4. Remove potatoes from water. Using paper towels, dry potatoes completely.

5. Drop potatoes into hot oil and cook until golden brown. Remove from oil and place on a wire rack;

6. Season with salt and pepper to taste.

Watch Chef Marquis whip these into shape.

Green beans

  • 4 cups fresh green beans, trimmed
  • 1/4 of a red pepper, julienned
  • 2 tablespoons butter
  • 1/2 fresh lemon


1. In a large pot of boiling water, cook green beans 3 minutes.

2. Remove from water and transfer to an ice bath to stop the cooking process.

3. Remove green beans from ice bath and dry with paper towels.

4. In a large skillet heat butter over medium heat until foamy.

5. Add green beans and red pepper. Cook, stirring occasionally, 2 minutes. Season with salt and pepper to taste; squeeze lemon juice over green beans just before serving.

Serve family style, or to plate, transfer potatoes to a piping bag and pipe potatoes onto plate; garnish with a gaufrette potato. Place Chicken Chasseur and green beans alongside potatoes and serve warm.

Neat tools to use:

  • Potato ricer
  • Mandolin slicer

Cooking terms to brag about:

  • Gaufrette potatoes (pronounced “go-fret”): thin slices of potato cut to resemble small waffles.
  • Demi-glace (pronounced “demi-glaze”): stock reduced to a thick concentration and used as a base for other sauces.
  • Deglazing: adding liquid to the pan to dissolve the caramelized food from the previous cooking process to make a pan sauce.
  • Blanching and shocking: par-cooking, usually in boiling water, and stopping the cooking process with ice water.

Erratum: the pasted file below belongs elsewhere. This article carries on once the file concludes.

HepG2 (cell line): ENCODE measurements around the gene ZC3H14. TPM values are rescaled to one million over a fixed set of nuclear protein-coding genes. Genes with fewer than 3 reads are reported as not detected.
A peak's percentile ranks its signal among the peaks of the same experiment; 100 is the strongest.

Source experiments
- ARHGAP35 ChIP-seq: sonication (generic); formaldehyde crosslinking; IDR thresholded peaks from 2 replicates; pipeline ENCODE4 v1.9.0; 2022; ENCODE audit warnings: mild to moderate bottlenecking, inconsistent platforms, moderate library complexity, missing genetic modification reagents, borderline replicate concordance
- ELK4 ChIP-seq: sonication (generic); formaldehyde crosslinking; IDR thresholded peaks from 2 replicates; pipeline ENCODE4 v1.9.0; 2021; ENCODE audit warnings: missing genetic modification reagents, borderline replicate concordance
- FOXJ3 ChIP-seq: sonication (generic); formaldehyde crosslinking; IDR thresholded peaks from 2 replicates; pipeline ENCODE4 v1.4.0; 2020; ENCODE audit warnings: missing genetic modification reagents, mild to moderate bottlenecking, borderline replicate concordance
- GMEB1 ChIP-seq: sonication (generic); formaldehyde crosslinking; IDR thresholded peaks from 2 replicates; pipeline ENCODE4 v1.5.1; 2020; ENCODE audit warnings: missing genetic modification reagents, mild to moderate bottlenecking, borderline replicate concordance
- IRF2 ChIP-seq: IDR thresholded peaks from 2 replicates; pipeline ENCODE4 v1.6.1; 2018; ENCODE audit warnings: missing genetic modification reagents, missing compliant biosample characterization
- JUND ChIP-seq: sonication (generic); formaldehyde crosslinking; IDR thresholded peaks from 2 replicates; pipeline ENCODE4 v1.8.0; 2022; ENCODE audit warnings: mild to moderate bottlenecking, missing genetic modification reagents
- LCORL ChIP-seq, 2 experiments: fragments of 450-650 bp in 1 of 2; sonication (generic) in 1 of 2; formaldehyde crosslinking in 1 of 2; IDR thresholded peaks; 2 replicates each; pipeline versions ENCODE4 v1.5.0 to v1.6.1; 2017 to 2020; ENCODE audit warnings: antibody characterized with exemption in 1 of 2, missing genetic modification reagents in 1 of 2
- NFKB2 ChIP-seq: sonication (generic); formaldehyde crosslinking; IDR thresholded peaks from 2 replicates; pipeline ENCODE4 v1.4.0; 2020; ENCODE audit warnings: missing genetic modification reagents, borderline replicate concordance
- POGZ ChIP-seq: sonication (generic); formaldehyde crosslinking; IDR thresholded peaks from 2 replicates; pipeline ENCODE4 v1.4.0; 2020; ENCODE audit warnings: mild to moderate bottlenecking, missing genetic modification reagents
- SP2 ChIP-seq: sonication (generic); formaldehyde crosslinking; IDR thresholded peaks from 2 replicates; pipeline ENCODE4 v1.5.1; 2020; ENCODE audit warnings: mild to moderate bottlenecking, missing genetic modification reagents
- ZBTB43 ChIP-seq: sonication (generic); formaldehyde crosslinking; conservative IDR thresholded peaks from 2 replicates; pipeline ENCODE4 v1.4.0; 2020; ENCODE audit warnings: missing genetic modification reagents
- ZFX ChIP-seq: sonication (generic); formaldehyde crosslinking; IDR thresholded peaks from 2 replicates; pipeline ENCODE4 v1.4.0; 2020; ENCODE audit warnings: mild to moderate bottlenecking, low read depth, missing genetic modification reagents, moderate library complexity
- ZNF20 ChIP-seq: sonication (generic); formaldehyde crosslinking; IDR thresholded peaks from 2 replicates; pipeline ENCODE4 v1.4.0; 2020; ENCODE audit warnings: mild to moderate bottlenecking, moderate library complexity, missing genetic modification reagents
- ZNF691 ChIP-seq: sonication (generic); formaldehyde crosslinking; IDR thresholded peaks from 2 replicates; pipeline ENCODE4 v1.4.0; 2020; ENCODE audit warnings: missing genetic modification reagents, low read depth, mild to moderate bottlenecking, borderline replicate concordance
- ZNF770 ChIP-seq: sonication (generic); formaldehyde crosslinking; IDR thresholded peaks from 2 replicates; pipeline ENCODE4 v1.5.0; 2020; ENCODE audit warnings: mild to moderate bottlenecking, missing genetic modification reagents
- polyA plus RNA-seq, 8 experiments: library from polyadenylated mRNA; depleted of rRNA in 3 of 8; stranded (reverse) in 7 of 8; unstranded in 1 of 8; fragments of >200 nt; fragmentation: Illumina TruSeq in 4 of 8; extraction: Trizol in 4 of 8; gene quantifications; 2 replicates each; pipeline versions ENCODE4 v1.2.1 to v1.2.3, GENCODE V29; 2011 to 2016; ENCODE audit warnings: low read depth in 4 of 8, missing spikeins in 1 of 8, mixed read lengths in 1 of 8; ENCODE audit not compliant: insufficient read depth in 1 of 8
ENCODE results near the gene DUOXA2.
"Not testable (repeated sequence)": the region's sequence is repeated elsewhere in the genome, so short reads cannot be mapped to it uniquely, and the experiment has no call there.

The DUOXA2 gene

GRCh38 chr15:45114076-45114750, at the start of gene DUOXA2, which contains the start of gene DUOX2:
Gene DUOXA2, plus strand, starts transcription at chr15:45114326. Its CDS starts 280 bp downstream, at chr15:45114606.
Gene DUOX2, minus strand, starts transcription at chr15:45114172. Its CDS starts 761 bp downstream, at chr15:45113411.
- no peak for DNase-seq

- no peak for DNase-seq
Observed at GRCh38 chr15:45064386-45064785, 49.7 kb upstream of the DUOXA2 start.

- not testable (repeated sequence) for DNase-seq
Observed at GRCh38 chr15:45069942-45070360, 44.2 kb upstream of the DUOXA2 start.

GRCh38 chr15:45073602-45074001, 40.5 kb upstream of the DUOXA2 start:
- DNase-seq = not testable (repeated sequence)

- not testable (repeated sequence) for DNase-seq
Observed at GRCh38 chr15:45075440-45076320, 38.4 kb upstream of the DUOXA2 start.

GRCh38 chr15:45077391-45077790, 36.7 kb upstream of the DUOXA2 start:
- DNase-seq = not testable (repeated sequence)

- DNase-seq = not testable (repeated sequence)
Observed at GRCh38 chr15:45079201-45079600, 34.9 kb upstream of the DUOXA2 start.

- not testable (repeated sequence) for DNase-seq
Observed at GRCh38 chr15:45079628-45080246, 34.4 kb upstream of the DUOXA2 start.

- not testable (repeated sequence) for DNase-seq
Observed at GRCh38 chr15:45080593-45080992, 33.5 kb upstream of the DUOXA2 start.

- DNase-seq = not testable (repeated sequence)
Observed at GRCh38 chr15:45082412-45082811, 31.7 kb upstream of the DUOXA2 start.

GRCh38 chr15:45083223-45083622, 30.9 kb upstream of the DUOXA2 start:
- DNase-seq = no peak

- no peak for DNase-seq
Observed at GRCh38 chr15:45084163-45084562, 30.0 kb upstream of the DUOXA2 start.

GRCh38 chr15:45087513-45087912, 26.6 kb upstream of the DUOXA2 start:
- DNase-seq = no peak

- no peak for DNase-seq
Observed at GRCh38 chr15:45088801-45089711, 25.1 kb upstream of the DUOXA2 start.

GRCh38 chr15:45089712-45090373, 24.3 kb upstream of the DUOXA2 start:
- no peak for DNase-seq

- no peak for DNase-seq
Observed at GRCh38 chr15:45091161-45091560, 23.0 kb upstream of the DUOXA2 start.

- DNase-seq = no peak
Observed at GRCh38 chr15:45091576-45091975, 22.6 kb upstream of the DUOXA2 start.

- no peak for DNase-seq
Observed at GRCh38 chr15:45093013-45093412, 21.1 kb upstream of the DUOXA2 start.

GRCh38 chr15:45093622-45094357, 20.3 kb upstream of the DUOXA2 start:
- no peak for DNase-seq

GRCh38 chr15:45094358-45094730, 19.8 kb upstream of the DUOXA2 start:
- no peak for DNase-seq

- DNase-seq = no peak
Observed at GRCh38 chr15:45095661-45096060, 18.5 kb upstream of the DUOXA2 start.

Episode tips:

Gaufrette potatoes can be par-cooked ahead of time and kept in the freezer for nights when dinner calls for a fancy garnish, or when you’re in the mood for homemade potato chips. To make, peel a russet potato, cut on a mandolin, rotating the potato 90-degrees with every pass. To par cook, blanch in 325 degree oil for 1 minute and store on a parchment-lined sheet pan to freeze. To crisp, deep fry in 365 degree oil until golden and season with salt and pepper.

Mandolins do more than just waffle cuts. Keep a small hand-held unit in your drawer at all times to make quick work of slicing vegetables for salads and side dishes.

Keep dinner exciting by introducing at least one “adventure ingredient” every month. Adventure ingredients are ingredients that are new to you – perhaps something you’ve always wanted to try, or something you just discovered but never used, like an herb, spice, fruit or vegetable. In this recipe, our adventure ingredient is demi-glace.

When making mashed potatoes, leave them whole whenever possible to retain nutrients during cooking. Using a ricer, instead of whipping or mashing, keeps the texture light and fluffy.

Deglazing is a quick and easy way to make an extraordinary pan sauce. Simply add stock or liquid to your pan drippings and whisk in cold butter just before serving.

Check out Chef Marquis' steak recipe, too.

What do you think? Is this a recipe you think you could make for your family now that you've got all the tips?


Image via CafeMom Studios